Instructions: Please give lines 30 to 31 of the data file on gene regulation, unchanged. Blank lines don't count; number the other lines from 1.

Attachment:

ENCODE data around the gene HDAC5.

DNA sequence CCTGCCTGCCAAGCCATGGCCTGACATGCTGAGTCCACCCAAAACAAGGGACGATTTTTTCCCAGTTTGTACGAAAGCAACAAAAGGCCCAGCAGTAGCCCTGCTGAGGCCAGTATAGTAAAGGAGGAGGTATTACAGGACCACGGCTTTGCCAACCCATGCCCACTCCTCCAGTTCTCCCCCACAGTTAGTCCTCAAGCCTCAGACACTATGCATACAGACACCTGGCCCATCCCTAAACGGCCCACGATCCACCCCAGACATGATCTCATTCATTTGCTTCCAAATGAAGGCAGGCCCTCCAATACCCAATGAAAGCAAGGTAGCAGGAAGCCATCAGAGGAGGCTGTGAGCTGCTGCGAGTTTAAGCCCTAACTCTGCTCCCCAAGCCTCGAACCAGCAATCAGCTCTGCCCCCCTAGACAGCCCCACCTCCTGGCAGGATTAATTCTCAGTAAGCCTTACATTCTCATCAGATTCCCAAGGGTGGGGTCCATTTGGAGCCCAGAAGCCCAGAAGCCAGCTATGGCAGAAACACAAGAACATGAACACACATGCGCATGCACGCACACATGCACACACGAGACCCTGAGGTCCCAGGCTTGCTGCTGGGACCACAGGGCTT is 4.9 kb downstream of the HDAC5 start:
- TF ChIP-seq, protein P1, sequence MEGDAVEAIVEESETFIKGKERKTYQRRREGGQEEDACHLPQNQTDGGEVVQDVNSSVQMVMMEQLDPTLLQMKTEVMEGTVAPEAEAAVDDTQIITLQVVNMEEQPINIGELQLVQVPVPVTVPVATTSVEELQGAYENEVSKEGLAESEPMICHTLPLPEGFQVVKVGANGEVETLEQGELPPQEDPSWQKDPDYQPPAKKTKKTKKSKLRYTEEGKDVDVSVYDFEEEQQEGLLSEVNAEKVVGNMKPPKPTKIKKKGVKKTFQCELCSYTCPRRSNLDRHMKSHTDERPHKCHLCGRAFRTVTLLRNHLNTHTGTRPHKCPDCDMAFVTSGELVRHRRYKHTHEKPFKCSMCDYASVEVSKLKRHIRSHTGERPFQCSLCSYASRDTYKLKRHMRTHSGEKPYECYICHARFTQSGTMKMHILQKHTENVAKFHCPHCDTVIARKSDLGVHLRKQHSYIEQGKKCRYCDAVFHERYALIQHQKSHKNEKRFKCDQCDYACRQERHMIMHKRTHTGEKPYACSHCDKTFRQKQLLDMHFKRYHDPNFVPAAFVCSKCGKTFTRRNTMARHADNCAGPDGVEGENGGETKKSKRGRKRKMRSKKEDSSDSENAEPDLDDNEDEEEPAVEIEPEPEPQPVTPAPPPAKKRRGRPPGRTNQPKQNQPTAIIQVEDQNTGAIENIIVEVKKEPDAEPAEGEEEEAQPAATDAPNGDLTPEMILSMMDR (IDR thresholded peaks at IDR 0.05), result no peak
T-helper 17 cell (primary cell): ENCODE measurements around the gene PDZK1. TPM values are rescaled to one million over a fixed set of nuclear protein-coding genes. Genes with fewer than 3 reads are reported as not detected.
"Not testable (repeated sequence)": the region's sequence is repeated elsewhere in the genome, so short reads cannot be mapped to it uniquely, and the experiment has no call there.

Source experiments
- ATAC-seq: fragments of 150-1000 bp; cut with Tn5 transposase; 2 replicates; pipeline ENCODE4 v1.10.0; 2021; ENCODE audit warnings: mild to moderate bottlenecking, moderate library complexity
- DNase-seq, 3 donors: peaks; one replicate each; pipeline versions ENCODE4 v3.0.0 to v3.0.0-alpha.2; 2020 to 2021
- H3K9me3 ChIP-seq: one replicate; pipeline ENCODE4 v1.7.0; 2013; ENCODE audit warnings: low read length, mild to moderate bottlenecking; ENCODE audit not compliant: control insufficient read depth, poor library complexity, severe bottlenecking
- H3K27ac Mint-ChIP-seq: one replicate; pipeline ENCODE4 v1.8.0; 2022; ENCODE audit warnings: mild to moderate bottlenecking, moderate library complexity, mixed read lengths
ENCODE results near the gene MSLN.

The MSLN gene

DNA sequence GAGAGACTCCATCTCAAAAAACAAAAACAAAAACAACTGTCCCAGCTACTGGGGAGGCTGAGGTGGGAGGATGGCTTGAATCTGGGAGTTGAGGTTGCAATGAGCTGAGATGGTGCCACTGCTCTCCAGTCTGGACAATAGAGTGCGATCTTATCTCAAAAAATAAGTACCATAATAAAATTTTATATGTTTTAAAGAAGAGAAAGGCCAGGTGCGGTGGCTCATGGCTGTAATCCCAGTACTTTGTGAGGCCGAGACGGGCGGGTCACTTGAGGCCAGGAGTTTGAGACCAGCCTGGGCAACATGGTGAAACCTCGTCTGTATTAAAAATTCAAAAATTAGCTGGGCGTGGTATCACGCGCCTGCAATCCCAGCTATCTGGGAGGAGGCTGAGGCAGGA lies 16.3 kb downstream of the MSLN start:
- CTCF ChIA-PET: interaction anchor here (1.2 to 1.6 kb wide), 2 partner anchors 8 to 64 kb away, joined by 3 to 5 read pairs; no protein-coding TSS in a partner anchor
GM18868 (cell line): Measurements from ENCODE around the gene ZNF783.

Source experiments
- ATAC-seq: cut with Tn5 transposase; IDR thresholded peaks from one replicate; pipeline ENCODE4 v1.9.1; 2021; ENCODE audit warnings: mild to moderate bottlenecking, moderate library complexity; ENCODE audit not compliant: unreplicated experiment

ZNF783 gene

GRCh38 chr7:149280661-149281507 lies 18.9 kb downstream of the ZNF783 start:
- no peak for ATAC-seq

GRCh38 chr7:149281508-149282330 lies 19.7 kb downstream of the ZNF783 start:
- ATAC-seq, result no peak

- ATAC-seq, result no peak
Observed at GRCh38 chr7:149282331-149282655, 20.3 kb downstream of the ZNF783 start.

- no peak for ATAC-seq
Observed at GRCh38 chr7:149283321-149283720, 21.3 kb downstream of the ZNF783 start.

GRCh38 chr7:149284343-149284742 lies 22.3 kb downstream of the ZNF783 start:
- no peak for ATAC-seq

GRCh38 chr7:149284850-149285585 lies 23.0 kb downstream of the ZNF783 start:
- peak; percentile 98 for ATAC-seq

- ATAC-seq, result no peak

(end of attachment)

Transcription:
- peak; percentile 98 for ATAC-seq

- ATAC-seq, result no peak